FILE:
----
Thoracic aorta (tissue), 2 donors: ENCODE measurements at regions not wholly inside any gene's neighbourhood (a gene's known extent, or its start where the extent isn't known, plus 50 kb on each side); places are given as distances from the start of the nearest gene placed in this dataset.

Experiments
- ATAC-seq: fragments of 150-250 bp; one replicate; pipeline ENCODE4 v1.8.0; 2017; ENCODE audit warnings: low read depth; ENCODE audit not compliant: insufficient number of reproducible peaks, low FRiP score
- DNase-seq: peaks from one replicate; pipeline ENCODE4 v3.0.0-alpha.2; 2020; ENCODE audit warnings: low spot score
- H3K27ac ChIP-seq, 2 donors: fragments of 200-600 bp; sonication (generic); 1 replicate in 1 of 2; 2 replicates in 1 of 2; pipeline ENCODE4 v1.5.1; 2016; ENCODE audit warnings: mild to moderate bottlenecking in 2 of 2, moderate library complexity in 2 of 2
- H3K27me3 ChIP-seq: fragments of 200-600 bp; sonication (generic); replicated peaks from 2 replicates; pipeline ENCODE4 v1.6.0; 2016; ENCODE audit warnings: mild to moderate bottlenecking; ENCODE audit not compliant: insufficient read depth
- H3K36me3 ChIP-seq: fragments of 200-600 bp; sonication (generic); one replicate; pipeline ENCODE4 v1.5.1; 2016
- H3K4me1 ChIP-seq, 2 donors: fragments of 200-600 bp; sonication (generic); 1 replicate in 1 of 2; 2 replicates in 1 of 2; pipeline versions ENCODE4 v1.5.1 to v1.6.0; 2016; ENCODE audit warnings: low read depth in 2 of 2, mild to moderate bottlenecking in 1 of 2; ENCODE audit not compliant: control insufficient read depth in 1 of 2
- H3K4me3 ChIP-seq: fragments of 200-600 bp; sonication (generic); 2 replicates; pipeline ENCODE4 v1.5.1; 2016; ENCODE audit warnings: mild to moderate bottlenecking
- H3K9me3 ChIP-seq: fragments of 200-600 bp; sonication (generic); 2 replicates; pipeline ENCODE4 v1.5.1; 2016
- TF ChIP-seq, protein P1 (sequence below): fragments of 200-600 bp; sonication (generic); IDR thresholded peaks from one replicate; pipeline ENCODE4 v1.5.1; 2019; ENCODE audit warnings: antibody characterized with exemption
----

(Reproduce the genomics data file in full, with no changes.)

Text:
Thoracic aorta (tissue), 2 donors: ENCODE measurements at regions not wholly inside any gene's neighbourhood (a gene's known extent, or its start where the extent isn't known, plus 50 kb on each side); places are given as distances from the start of the nearest gene placed in this dataset.

Experiments
- ATAC-seq: fragments of 150-250 bp; one replicate; pipeline ENCODE4 v1.8.0; 2017; ENCODE audit warnings: low read depth; ENCODE audit not compliant: insufficient number of reproducible peaks, low FRiP score
- DNase-seq: peaks from one replicate; pipeline ENCODE4 v3.0.0-alpha.2; 2020; ENCODE audit warnings: low spot score
- H3K27ac ChIP-seq, 2 donors: fragments of 200-600 bp; sonication (generic); 1 replicate in 1 of 2; 2 replicates in 1 of 2; pipeline ENCODE4 v1.5.1; 2016; ENCODE audit warnings: mild to moderate bottlenecking in 2 of 2, moderate library complexity in 2 of 2
- H3K27me3 ChIP-seq: fragments of 200-600 bp; sonication (generic); replicated peaks from 2 replicates; pipeline ENCODE4 v1.6.0; 2016; ENCODE audit warnings: mild to moderate bottlenecking; ENCODE audit not compliant: insufficient read depth
- H3K36me3 ChIP-seq: fragments of 200-600 bp; sonication (generic); one replicate; pipeline ENCODE4 v1.5.1; 2016
- H3K4me1 ChIP-seq, 2 donors: fragments of 200-600 bp; sonication (generic); 1 replicate in 1 of 2; 2 replicates in 1 of 2; pipeline versions ENCODE4 v1.5.1 to v1.6.0; 2016; ENCODE audit warnings: low read depth in 2 of 2, mild to moderate bottlenecking in 1 of 2; ENCODE audit not compliant: control insufficient read depth in 1 of 2
- H3K4me3 ChIP-seq: fragments of 200-600 bp; sonication (generic); 2 replicates; pipeline ENCODE4 v1.5.1; 2016; ENCODE audit warnings: mild to moderate bottlenecking
- H3K9me3 ChIP-seq: fragments of 200-600 bp; sonication (generic); 2 replicates; pipeline ENCODE4 v1.5.1; 2016
- TF ChIP-seq, protein P1 (sequence below): fragments of 200-600 bp; sonication (generic); IDR thresholded peaks from one replicate; pipeline ENCODE4 v1.5.1; 2019; ENCODE audit warnings: antibody characterized with exemption